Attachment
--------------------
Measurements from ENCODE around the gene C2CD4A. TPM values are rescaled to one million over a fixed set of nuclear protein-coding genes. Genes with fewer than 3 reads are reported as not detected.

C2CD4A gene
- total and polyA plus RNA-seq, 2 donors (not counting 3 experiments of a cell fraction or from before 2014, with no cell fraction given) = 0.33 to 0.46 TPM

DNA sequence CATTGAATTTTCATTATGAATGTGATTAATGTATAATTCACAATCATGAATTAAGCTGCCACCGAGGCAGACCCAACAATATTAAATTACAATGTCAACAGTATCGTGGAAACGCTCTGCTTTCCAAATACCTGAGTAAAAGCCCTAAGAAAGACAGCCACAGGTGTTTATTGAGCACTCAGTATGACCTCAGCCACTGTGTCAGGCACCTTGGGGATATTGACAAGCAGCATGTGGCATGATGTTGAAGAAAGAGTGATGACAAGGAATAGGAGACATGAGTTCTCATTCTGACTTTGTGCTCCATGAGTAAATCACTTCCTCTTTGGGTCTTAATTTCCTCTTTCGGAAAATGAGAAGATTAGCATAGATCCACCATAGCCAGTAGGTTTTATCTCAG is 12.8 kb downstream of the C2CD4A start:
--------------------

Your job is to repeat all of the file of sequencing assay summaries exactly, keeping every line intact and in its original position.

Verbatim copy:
Measurements from ENCODE around the gene C2CD4A. TPM values are rescaled to one million over a fixed set of nuclear protein-coding genes. Genes with fewer than 3 reads are reported as not detected.

C2CD4A gene
- total and polyA plus RNA-seq, 2 donors (not counting 3 experiments of a cell fraction or from before 2014, with no cell fraction given) = 0.33 to 0.46 TPM

DNA sequence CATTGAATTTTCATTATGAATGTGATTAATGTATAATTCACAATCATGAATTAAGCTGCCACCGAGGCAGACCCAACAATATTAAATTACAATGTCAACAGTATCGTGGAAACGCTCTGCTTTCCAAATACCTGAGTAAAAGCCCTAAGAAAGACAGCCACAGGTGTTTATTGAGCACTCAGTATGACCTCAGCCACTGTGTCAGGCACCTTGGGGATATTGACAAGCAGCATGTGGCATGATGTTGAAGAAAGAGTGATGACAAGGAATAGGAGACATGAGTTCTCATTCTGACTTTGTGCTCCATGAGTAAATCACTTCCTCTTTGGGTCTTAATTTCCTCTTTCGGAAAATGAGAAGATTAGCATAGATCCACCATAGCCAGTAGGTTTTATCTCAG is 12.8 kb downstream of the C2CD4A start: